<CodeAddress Address="0x666a39a7" ModuleName="clr"/>

<CodeAddress Address="0x664ef3d8" FullMethodName="AllocateArrayEx" ModuleName="clr"/>

<CodeAddress Address="0x664ef464" ModuleName="clr"/>

<CodeAddress Address="0x1f00ee" FullMethodName="ConsoleApplication9.Program.AllocateLOH()"/>

<CodeAddress Address="0x1f008e"/>

<CodeAddress Address="0x663f213b" FullMethodName="CallDescrWorker" ModuleName="clr"/>

<CodeAddress Address="0x66412c2f" FullMethodName="CallDescrWorkerWithHandler" ModuleName="clr"/>

<CodeAddress Address="0x66412dcc" FullMethodName="MethodDesc::CallDescr" ModuleName="clr"/>

<CodeAddress Address="0x66412e01" FullMethodName="MethodDesc::CallTargetWorker" ModuleName="clr"/>

<CodeAddress Address="0x66412e21" FullMethodName="MethodDescCallSite::Call_RetArgSlot" ModuleName="clr"/>

<CodeAddress Address="0x664c8872" FullMethodName="ClassLoader::RunMain" ModuleName="clr"/>

<CodeAddress Address="0x664c8980" FullMethodName="Assembly::ExecuteMainMethod" ModuleName="clr"/>

<CodeAddress Address="0x664c8794" FullMethodName="SystemDomain::ExecuteMainMethod" ModuleName="clr"/>

<CodeAddress Address="0x664ed6f5" FullMethodName="ExecuteEXE" ModuleName="clr"/>

<CodeAddress Address="0x664ed5f7" FullMethodName="_CorExeMainInternal" ModuleName="clr"/>

<CodeAddress Address="0x664e6db8" FullMethodName="_CorExeMain" ModuleName="clr"/>

<CodeAddress Address="0x704561f0" ModuleName="mscoreei"/>

<CodeAddress Address="0x706f7f16" FullMethodName="ShellShim__CorExeMain" ModuleName="mscoree"/>

<CodeAddress Address="0x706f4de3" FullMethodName="_CorExeMain_Exported" ModuleName="mscoree"/>

<CodeAddress Address="0x77bc9d72" FullMethodName="__RtlUserThreadStart" ModuleName="ntdll"/>

<CodeAddress Address="0x77bc9d45" FullMethodName="_RtlUserThreadStart" ModuleName="ntdll"/>

</StackTrace>

</Event

Here is a simple linq statement to extract the above information

 void Main()
 {
 var events = from e in XDocument.Load(@"c:\temp\test.xml").Descendants("Events").Descendants("Event").Take(5)
 where e.Attribute("EventName").Value == "GCAllocationTick" && e.Attribute("AllocationKind").Value == "Large"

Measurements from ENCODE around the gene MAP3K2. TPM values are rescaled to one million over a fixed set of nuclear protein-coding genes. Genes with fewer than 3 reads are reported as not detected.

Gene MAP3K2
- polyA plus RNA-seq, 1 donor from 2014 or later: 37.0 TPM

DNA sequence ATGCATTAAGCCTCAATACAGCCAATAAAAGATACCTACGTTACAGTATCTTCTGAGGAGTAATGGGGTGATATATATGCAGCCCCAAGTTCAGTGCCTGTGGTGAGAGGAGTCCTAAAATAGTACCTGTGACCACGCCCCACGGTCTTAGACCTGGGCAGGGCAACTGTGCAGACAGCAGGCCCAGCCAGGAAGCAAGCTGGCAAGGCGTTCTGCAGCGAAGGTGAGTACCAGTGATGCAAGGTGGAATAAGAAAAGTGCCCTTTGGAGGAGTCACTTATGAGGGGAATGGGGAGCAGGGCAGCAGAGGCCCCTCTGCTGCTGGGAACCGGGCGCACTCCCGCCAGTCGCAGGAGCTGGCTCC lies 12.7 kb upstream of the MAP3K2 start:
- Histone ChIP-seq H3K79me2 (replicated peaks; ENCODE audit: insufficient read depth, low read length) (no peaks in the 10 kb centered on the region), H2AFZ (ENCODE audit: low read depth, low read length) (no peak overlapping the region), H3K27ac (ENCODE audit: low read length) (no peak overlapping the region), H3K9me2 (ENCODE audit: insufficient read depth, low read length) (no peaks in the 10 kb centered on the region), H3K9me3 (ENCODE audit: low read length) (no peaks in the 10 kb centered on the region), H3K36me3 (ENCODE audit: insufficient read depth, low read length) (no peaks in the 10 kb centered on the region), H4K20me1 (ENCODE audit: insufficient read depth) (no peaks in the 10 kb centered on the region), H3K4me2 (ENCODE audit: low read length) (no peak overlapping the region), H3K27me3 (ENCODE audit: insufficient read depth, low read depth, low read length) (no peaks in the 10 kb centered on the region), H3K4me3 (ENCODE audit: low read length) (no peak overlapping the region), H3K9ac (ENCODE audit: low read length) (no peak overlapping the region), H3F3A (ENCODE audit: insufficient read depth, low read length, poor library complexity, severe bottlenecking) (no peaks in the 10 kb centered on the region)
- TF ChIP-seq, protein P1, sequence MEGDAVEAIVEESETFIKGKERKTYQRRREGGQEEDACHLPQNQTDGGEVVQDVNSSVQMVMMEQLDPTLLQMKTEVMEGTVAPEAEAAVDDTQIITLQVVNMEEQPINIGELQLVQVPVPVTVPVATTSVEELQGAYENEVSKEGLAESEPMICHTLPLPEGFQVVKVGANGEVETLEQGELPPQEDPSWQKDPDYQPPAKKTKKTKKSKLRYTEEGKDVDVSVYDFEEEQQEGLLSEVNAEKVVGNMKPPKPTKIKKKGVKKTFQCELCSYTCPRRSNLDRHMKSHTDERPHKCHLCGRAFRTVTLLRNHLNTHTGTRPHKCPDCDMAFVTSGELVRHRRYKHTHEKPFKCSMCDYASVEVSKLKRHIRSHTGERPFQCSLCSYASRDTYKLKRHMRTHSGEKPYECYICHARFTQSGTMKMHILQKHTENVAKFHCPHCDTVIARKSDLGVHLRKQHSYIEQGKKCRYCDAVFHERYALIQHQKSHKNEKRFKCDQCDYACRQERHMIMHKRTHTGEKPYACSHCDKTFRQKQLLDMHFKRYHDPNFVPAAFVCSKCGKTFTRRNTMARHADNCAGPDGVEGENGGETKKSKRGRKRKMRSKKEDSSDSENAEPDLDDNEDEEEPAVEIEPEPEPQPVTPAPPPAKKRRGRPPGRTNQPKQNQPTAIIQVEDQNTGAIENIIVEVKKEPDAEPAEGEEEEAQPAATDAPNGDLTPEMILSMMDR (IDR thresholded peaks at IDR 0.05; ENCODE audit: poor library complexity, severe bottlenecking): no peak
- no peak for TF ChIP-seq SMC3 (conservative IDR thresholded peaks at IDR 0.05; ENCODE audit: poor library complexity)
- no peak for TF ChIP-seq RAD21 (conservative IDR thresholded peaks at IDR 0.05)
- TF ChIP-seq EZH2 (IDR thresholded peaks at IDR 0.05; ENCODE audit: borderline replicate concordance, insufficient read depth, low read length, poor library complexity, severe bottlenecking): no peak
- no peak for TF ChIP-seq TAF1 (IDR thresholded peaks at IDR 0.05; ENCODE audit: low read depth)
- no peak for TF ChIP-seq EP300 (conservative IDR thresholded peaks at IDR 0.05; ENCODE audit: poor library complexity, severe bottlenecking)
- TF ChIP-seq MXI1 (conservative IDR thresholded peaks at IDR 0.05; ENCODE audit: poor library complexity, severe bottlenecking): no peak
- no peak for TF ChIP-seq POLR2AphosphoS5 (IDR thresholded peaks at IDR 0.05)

select new {Amount = Dec(e.Attribute("AllocationAmount").Value) ,
 Stack = e.Descendants("StackTrace").Descendants().Attributes("FullMethodName")};

var f = from e in events
 let stack = e.Stack.Select (s => s.Value )
 select new {AllocatedAmount = e.Amount,callstack = stack};
 }
 public static  int Dec(string hex)
 {
 var x1 = hex.Remove(0,3);
 return int.Parse(x1,System.Globalization.NumberStyles.AllowHexSpecifier);
 }
 

And here is the outcome from the linq code

IEnumerable<> (2 items)

AllocatedAmount callstack
340032
IEnumerable<String> (23 items)
ETW::SamplingLog::SendStackTrace
EtwCallout
CoMofTemplate_qqh
WKS::gc_heap::allocate_more_space
WKS::gc_heap::allocate_large_object
WKS::GCHeap::Alloc
AllocateArrayEx
ConsoleApplication9.Program.AllocateLOH()
CallDescrWorker
CallDescrWorkerWithHandler
MethodDesc::CallDescr
MethodDesc::CallTargetWorker
MethodDescCallSite::Call_RetArgSlot
ClassLoader::RunMain
Assembly::ExecuteMainMethod
SystemDomain::ExecuteMainMethod
ExecuteEXE
_CorExeMainInternal
_CorExeMain
ShellShim__CorExeMain
_CorExeMain_Exported
__RtlUserThreadStart
_RtlUserThreadStart
340032
IEnumerable<String> (23 items)
ETW::SamplingLog::SendStackTrace
EtwCallout
CoMofTemplate_qqh
WKS::gc_heap::allocate_more_space
WKS::gc_heap::allocate_large_object
WKS::GCHeap::Alloc
AllocateArrayEx
ConsoleApplication9.Program.AllocateLOH()
CallDescrWorker
CallDescrWorkerWithHandler
MethodDesc::CallDescr
MethodDesc::CallTargetWorker
MethodDescCallSite::Call_RetArgSlot
ClassLoader::RunMain
Assembly::ExecuteMainMethod
SystemDomain::ExecuteMainMethod
ExecuteEXE
_CorExeMainInternal
_CorExeMain
ShellShim__CorExeMain
_CorExeMain_Exported
__RtlUserThreadStart
_RtlUserThreadStart
680064

Wow now we can see every callstack from ntdll to CLR along with our code in callstack. How cool it is to see managed callstack and native in one single block. This wasn’t possible until now. Thanks to the CLR team. Just like I mentioned in my previous blog post we wouldn’t have to use Windbg to get this information. This is only tip of the iceberg , we can do lot of cool things with this.  I am sure Microsoft is working hard to integrate this within XPERF , but I am going to take a stab and see how I can display this data in a much more graphical way in my future posts. So next time someone complains of Performance issue in managed code you can probably ask them to just get on trace file , which will include everything to figure compared to getting  few memory dumps , perfmon counters , webserver log .